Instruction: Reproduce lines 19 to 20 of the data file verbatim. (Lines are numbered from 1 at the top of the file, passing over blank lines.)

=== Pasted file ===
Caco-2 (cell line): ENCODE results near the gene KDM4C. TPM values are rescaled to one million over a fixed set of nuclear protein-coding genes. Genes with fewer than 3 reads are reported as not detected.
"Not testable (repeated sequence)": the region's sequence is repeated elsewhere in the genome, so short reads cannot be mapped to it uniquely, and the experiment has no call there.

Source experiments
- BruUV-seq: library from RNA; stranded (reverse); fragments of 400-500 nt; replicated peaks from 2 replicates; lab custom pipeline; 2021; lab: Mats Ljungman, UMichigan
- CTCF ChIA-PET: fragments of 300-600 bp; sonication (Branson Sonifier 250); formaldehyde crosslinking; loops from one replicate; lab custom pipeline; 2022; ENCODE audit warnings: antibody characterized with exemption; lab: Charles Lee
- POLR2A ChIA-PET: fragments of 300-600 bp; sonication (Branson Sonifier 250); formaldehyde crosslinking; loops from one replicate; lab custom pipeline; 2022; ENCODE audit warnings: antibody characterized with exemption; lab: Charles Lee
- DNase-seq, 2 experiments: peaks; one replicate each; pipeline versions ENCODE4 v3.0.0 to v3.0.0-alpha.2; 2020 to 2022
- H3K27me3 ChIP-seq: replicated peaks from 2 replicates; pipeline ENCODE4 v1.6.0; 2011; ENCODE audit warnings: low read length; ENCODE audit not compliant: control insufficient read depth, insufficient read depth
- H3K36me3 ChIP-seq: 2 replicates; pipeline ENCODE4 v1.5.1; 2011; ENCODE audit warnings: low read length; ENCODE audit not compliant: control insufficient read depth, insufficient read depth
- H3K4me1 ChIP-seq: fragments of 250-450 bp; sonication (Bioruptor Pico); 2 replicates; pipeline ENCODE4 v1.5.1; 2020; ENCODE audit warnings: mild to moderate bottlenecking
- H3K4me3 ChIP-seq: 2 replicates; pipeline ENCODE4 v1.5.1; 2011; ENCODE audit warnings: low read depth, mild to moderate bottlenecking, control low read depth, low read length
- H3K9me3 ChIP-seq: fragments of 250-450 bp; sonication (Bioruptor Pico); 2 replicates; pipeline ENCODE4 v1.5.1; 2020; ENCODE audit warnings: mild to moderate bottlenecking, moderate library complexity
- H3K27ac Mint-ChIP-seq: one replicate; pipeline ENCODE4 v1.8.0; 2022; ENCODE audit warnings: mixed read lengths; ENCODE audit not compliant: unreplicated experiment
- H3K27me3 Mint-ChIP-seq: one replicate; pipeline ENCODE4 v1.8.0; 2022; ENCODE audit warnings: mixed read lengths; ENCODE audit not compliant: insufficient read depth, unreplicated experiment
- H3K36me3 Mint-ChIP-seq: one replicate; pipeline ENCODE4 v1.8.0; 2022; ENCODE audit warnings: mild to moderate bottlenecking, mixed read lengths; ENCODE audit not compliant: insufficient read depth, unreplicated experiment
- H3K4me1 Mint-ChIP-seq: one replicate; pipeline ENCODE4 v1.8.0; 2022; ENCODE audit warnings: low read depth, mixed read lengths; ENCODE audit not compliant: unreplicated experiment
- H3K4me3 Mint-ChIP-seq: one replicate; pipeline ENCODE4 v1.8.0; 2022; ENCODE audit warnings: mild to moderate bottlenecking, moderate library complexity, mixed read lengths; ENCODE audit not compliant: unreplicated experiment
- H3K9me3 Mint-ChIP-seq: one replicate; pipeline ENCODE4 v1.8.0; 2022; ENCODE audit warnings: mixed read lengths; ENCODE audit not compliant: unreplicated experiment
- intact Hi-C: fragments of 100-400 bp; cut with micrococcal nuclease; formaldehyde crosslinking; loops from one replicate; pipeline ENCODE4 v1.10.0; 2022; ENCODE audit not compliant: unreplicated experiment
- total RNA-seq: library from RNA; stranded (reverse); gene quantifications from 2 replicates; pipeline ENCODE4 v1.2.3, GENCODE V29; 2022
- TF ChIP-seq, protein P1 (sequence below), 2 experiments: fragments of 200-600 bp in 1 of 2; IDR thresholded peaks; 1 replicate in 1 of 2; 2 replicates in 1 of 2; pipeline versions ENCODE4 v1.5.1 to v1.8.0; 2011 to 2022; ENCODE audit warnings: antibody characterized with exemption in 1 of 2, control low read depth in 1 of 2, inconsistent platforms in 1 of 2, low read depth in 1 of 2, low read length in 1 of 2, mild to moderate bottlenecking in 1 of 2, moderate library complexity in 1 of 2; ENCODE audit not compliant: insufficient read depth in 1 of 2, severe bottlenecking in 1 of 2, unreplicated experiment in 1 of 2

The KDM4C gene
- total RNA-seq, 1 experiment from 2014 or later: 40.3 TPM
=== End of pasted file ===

- intact Hi-C: fragments of 100-400 bp; cut with micrococcal nuclease; formaldehyde crosslinking; loops from one replicate; pipeline ENCODE4 v1.10.0; 2022; ENCODE audit not compliant: unreplicated experiment
- total RNA-seq: library from RNA; stranded (reverse); gene quantifications from 2 replicates; pipeline ENCODE4 v1.2.3, GENCODE V29; 2022